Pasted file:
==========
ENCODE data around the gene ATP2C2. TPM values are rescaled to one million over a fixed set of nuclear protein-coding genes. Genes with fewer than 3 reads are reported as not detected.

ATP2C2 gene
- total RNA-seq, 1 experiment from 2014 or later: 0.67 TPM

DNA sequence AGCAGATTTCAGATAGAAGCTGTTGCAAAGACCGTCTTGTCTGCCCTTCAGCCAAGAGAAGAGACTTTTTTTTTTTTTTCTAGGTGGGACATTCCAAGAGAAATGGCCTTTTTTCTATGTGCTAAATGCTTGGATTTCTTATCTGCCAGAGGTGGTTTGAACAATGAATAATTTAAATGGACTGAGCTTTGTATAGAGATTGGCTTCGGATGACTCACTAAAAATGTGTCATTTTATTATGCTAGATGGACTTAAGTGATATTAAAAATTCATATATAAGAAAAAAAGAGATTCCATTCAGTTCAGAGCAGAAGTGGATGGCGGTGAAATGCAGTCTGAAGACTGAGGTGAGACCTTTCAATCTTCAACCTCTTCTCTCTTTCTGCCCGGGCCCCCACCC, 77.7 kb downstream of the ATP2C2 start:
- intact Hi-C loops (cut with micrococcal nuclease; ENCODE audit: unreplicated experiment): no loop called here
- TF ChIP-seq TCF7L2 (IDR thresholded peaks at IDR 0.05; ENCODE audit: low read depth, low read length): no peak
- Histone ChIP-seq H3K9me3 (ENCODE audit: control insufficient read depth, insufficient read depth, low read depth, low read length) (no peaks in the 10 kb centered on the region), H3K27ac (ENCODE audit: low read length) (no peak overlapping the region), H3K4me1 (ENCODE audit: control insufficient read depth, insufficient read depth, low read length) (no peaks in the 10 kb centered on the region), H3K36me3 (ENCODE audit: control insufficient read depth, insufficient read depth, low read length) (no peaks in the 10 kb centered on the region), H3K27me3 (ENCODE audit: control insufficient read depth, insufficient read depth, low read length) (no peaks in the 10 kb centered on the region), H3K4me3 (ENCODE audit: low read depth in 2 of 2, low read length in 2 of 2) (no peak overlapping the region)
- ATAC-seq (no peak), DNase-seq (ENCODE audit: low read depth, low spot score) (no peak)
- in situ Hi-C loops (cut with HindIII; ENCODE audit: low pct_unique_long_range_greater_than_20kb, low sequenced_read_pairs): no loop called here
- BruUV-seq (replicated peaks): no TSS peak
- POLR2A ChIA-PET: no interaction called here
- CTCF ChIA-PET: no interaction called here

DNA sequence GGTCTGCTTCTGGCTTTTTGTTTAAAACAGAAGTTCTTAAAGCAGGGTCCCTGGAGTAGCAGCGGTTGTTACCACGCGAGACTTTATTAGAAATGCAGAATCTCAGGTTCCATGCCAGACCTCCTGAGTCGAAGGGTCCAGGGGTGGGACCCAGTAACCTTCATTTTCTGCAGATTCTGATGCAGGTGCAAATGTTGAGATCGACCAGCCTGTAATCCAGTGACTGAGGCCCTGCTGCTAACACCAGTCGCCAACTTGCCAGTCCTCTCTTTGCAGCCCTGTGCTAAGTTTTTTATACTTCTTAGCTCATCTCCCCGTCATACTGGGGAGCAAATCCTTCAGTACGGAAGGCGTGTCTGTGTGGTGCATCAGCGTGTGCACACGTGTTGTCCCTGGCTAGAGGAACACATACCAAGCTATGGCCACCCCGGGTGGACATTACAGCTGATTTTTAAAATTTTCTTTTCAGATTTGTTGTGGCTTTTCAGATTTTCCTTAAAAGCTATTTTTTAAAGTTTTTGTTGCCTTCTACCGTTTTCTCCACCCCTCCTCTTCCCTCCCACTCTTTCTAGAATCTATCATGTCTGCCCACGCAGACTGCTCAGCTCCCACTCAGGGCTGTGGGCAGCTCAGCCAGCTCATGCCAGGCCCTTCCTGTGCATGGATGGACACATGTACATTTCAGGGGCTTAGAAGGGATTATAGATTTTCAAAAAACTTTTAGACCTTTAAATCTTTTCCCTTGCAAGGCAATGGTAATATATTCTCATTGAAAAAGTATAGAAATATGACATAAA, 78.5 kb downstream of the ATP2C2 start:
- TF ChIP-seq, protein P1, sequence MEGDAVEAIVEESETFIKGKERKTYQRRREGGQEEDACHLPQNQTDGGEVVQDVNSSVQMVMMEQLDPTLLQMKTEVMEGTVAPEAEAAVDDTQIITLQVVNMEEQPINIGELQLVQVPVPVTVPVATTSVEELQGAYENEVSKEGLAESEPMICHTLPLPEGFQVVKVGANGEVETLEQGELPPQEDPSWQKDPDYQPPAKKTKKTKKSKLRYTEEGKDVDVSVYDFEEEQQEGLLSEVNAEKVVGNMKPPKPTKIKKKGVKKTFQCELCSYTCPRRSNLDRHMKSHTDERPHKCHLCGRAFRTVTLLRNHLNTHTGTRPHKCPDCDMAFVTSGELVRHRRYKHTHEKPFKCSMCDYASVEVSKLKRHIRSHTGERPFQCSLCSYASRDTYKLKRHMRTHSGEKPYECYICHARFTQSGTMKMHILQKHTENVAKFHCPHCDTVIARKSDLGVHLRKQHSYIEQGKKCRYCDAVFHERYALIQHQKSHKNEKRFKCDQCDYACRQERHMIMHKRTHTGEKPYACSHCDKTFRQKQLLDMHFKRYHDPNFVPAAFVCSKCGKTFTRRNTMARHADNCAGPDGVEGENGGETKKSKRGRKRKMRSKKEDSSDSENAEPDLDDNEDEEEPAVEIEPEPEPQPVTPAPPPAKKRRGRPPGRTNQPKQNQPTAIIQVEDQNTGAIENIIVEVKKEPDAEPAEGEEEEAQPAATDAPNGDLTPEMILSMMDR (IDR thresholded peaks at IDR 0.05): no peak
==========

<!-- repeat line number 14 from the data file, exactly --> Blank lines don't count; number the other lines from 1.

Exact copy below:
- TF ChIP-seq, protein P1, sequence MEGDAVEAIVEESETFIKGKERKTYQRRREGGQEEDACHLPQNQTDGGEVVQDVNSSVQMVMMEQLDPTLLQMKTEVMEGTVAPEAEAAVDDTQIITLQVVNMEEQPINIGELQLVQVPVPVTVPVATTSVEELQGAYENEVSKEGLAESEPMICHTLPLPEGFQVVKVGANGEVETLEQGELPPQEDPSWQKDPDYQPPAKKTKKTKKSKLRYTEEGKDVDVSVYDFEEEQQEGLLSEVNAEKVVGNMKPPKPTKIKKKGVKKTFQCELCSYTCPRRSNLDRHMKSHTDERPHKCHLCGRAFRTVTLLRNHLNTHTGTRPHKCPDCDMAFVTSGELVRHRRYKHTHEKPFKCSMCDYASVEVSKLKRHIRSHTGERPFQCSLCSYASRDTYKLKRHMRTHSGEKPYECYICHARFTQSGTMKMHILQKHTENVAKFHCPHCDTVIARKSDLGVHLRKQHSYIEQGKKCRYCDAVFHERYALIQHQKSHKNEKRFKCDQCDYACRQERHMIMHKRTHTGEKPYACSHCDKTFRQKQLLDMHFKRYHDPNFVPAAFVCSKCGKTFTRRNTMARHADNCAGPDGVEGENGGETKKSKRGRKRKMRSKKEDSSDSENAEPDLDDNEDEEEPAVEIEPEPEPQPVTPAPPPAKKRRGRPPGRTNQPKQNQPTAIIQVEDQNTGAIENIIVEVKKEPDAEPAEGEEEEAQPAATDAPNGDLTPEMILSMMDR (IDR thresholded peaks at IDR 0.05): no peak